The best dividend ETFs on the market today

For those investors who think ETFs offer something different, here are the five highest-yielding income ETFs on the market today.

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FundYield (%)Ongoing Charge (%)
SPDR® S&P UK Dividend Aristocrats UCITS ETF4.040.3
iShares UK Dividend UCITS ETF 6.50.4
WisdomTree UK Equity Income UCITS ETF6.10.29
FTSE All-World High Dividend Yield UCITS ETF4.00.29
Fidelity Global Quality Income ETF Inc2.80.4

All of the ETFs listed above are designed to track an equity income index. I should also note that the yield figures above are a trailing 12 month historical basis. Therefore, they may not be reliable indicators of future income.

These funds have made it onto MoneyWeek’s list of the best dividend ETFs due to their low costs and high yields.

I also like the international diversification offered by the likes of the Fidelity Global Quality Income ETF and FTSE All-World High Dividend Yield UCITS ETF.

Both of these funds own geographically diversified portfolios of equities. Although their overriding aim is to generate income, their global focus also means that they have a better track record of producing capital growth as well.

The Fidelity Global Quality Income ETF also has a great deal more flexibility in its investment mandate. It does not have to track an index, and so far, this has helped the fund outperform the Global Equity Index benchmark. Over the past five year the fund has produced a total cumulative return of 74% compared to 36% for the benchmark.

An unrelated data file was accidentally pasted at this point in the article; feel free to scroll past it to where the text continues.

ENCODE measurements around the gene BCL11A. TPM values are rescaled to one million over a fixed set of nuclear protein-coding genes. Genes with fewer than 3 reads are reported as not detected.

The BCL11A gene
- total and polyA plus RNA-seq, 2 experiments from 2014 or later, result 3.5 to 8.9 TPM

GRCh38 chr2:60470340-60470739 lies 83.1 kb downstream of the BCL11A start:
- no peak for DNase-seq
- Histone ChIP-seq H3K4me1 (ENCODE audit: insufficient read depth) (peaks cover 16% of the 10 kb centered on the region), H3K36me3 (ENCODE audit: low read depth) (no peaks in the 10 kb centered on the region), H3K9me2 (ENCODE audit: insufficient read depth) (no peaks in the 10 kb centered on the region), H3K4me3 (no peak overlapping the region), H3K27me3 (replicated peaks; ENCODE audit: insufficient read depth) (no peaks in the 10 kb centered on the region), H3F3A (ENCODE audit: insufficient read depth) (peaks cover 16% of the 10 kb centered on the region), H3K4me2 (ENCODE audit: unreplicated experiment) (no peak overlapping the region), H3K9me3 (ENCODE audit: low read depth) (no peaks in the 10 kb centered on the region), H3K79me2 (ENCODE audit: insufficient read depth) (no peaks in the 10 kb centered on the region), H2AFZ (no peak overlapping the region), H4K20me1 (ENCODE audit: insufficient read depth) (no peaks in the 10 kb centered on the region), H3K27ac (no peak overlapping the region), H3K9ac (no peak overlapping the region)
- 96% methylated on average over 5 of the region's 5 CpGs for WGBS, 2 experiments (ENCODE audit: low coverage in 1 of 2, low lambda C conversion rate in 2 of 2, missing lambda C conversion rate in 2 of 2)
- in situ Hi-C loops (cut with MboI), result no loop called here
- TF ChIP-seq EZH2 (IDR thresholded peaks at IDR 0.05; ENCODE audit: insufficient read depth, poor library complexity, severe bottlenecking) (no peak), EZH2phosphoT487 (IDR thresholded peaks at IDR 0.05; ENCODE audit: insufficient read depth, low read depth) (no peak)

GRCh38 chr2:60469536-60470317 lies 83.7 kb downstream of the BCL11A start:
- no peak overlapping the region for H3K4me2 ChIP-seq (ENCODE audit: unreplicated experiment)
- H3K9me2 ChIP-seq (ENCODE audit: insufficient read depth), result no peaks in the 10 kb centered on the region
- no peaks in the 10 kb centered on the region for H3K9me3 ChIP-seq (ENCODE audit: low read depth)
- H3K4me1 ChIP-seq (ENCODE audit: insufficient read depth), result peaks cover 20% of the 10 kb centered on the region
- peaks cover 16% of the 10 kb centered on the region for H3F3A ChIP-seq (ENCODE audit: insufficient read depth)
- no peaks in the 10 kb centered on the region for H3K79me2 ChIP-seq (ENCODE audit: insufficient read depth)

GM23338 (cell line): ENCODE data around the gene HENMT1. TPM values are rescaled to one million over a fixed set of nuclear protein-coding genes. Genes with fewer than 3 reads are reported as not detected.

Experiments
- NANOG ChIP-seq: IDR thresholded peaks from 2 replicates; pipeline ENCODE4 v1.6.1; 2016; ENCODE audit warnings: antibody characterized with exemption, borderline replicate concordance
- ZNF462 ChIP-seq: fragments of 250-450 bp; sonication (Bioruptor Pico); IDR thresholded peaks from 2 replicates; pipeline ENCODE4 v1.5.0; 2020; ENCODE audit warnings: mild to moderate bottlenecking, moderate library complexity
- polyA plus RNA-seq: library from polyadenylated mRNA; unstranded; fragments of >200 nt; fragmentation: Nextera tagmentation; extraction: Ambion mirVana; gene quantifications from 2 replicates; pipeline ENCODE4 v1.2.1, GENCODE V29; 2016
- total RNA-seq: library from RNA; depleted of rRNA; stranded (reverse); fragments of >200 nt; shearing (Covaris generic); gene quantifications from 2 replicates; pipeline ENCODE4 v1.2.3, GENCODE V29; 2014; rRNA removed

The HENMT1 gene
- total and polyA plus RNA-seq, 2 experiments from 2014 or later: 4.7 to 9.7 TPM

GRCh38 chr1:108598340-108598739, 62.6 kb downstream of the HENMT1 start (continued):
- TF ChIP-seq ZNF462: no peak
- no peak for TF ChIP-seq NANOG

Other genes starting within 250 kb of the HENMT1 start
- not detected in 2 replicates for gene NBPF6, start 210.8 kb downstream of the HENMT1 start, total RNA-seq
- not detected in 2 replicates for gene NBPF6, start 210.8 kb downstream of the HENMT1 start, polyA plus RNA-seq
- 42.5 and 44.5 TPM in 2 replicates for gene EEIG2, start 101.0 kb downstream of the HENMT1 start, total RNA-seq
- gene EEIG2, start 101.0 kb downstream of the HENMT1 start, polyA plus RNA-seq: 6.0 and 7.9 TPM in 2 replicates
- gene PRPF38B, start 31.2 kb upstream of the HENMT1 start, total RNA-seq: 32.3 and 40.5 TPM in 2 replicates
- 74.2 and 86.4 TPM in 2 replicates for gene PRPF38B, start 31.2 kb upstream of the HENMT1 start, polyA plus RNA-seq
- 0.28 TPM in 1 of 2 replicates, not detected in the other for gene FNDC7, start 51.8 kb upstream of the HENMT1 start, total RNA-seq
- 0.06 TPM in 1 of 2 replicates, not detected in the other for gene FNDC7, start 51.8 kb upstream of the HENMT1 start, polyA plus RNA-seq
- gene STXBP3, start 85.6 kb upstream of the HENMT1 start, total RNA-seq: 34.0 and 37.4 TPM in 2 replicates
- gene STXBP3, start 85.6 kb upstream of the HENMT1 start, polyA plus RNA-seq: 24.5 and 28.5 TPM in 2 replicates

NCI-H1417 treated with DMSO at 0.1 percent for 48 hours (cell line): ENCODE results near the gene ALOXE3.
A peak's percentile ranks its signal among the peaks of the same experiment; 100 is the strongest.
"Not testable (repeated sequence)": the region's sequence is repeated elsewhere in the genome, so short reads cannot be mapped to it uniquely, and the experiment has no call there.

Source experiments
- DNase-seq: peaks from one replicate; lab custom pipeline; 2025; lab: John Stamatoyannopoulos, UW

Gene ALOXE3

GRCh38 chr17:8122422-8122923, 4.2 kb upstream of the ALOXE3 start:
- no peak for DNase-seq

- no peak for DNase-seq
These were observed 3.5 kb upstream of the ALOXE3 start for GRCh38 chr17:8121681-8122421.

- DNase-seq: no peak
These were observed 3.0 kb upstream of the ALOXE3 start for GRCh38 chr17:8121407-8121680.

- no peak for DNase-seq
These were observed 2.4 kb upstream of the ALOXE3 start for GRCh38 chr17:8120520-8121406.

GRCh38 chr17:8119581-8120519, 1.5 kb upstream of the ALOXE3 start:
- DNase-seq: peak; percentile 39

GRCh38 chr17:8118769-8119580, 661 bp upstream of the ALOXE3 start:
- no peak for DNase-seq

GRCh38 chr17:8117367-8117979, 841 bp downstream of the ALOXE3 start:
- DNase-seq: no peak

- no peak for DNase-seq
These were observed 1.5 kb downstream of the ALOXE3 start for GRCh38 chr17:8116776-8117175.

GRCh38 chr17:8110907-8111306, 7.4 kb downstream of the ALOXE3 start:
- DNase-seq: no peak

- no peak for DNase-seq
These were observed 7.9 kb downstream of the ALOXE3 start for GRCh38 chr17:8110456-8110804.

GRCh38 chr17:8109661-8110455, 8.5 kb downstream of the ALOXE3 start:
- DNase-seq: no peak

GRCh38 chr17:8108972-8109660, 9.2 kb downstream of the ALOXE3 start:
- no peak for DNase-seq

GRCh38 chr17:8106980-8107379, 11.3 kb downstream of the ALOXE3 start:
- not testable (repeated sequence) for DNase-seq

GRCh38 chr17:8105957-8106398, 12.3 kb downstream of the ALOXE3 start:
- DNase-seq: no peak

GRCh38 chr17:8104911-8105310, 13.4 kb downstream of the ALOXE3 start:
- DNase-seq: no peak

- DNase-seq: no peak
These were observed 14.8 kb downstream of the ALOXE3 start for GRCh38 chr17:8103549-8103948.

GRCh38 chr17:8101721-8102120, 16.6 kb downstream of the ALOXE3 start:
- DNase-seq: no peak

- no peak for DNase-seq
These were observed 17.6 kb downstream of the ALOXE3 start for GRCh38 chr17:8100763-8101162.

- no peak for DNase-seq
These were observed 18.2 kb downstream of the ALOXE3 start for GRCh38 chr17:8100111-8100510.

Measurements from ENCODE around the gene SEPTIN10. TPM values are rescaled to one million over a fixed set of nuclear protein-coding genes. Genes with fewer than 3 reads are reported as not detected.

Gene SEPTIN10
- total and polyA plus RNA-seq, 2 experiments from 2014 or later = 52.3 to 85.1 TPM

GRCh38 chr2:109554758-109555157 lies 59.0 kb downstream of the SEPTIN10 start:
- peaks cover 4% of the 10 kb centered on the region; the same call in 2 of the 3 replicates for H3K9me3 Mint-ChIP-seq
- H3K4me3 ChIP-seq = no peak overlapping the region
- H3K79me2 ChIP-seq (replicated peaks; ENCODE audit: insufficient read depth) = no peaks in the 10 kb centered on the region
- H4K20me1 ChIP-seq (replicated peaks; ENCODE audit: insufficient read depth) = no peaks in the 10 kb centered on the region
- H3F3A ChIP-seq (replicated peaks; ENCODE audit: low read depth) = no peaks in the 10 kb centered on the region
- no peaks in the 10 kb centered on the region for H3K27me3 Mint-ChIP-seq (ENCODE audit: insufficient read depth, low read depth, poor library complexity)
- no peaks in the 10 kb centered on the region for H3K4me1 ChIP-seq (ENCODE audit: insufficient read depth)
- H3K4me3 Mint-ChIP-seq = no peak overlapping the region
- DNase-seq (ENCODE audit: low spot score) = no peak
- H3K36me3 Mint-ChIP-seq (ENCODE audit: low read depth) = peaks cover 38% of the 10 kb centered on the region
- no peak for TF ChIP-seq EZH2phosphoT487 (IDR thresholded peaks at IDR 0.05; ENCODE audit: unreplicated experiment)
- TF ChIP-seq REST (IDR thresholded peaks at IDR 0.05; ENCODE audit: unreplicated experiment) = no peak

The iShares UK Dividend UCITS ETF tops the list of the best dividend ETFs on a yield basis. The £860 million fund is dominated by FTSE 100 dividend giants such as Imperial Brands (LSE: IMB), Rio Tinto (LSE: RIO) and Legal & General (LSE: LGEN).

Owning this ETF could also help investors build exposure to a basket of cheap UK blue-chips. The average price-to-earnings (P/E) ratio of the portfolio is 8.5.

That said, the fund is one of the more expensive options on this list with an ongoing charges figure of 0.4%. While still much lower than the average price investors will pay for an active fund, it’s still a bit on the high side for an ETF.

Rupert Hargreaves

Rupert is the former deputy digital editor of MoneyWeek. He's an active investor and has always been fascinated by the world of business and investing. His style has been heavily influenced by US investors Warren Buffett and Philip Carret. He is always looking for high-quality growth opportunities trading at a reasonable price, preferring cash generative businesses with strong balance sheets over blue-sky growth stocks. 

Rupert has written for many UK and international publications including the Motley Fool, Gurufocus and ValueWalk, aimed at a range of readers; from the first timers to experienced high-net-worth individuals. Rupert has also founded and managed several businesses, including the New York-based hedge fund newsletter, Hidden Value Stocks. He has written over 20 ebooks and appeared as an expert commentator on the BBC World Service.